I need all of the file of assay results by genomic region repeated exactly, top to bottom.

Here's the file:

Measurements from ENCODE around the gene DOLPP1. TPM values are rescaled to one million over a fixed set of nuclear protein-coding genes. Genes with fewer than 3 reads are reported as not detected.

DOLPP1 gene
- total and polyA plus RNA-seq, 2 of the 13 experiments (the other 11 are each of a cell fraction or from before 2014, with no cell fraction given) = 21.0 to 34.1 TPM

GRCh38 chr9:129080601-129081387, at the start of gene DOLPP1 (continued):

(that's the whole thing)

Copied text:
Measurements from ENCODE around the gene DOLPP1. TPM values are rescaled to one million over a fixed set of nuclear protein-coding genes. Genes with fewer than 3 reads are reported as not detected.

DOLPP1 gene
- total and polyA plus RNA-seq, 2 of the 13 experiments (the other 11 are each of a cell fraction or from before 2014, with no cell fraction given) = 21.0 to 34.1 TPM

GRCh38 chr9:129080601-129081387, at the start of gene DOLPP1 (continued):